We draw attention to the ways in which emerging forms of collaborative work, organized to pool expertise, resources, or social networks for the creation of a specific product or service, are critically distinct from more traditional forms of organizing. We identify fluidity, impermanence, organizational independence, and environmental volatility as four key features which set collaborative efforts apart from traditional teams. Given these distinctions, there are important aspects of collaborative work today that cannot be adequately understood by generalizing from more traditional forms. We focus here on two such aspects—internal and external adjustment—and examine the implications of adjustment for performance in collaborative endeavors.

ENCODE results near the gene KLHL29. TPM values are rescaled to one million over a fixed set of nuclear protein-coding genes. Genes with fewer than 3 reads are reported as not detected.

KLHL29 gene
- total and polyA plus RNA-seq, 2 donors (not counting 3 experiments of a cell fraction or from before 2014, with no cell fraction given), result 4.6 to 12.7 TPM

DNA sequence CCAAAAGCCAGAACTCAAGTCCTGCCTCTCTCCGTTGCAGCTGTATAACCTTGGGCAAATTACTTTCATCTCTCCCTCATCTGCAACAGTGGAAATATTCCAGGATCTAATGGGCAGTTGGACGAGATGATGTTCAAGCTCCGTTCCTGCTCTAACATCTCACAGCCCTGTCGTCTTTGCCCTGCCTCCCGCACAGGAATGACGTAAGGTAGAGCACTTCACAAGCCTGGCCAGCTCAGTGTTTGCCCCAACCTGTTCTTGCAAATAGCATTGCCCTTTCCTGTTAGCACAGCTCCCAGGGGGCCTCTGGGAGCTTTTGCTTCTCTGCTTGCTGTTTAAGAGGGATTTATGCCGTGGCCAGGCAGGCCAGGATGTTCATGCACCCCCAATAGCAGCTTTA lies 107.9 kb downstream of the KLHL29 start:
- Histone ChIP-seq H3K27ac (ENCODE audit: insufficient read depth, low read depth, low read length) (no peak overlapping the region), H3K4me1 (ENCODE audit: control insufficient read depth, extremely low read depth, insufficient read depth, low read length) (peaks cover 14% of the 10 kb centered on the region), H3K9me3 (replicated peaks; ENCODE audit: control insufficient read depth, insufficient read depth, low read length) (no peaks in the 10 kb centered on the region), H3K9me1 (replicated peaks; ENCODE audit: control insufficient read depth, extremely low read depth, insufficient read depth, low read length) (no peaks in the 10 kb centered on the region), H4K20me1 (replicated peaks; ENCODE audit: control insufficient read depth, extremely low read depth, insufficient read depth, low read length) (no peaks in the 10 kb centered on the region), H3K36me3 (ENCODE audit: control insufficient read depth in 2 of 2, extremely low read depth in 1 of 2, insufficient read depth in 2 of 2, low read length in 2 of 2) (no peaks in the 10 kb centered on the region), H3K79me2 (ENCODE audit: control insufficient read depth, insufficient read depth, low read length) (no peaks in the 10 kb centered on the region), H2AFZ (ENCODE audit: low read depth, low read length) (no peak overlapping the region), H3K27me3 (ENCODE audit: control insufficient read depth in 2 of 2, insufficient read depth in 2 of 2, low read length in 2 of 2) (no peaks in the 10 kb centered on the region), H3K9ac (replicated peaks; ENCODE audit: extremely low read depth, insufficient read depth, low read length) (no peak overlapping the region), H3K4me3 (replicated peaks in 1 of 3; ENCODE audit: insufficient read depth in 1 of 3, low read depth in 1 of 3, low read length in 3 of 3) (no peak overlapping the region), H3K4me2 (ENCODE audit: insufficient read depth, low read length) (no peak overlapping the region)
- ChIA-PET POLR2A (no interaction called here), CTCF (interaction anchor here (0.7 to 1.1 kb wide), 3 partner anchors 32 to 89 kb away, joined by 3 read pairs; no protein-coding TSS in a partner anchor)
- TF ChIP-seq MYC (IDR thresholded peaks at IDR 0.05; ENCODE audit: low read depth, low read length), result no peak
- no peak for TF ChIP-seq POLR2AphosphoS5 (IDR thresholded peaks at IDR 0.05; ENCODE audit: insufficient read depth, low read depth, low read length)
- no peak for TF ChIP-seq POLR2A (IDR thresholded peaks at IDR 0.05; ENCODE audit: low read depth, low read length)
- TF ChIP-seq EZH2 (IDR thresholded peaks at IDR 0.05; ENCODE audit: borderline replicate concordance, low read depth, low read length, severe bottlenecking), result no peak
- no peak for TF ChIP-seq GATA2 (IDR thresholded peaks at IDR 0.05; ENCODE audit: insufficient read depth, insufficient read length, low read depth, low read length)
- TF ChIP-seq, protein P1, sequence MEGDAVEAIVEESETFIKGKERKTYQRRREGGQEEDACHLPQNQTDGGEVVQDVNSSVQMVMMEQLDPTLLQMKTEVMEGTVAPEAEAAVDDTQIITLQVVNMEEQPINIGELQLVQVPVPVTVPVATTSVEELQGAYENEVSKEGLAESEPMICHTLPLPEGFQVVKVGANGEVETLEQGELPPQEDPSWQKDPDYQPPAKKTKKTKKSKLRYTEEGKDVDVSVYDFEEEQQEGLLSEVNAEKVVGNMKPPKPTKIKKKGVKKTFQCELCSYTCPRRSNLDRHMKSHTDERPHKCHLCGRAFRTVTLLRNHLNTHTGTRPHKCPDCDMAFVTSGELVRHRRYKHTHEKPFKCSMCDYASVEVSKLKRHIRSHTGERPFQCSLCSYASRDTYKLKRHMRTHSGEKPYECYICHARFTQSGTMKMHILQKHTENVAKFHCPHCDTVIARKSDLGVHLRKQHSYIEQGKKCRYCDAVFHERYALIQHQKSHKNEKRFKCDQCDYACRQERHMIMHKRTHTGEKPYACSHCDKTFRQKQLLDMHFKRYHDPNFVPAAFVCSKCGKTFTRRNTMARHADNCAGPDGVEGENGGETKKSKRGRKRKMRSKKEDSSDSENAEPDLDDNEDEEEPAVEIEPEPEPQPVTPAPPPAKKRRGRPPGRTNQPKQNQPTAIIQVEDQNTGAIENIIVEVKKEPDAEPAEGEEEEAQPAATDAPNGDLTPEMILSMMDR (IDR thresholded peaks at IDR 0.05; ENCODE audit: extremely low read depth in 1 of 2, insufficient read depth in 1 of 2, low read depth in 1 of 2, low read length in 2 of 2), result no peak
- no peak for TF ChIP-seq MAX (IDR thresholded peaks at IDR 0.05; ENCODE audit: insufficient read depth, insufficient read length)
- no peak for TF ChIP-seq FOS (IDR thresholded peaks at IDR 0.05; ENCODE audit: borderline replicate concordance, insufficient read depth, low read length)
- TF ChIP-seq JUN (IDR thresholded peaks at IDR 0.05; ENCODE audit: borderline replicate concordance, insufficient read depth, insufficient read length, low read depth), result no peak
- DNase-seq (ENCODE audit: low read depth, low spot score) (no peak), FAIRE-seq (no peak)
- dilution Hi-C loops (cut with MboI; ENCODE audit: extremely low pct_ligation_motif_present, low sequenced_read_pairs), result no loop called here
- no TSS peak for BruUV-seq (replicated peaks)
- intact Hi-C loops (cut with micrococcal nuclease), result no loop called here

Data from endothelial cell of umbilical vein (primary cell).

|Title of host publication||New Directions in Management and Organization Theory|
|Editors||Jeffrey A. Miles|
|Publisher||Cambridge Scholars Publishing|
|ISBN (Print)||9781443858618, 9781443854757|
|Publication status||Published - 2014|
Dibble, R., & Gibson, C. (2014). The collaboration conundrum: A new theory for an emerging organizational form. In J. A. Miles (Ed.), New Directions in Management and Organization Theory (pp. 143-180). Cambridge Scholars Publishing.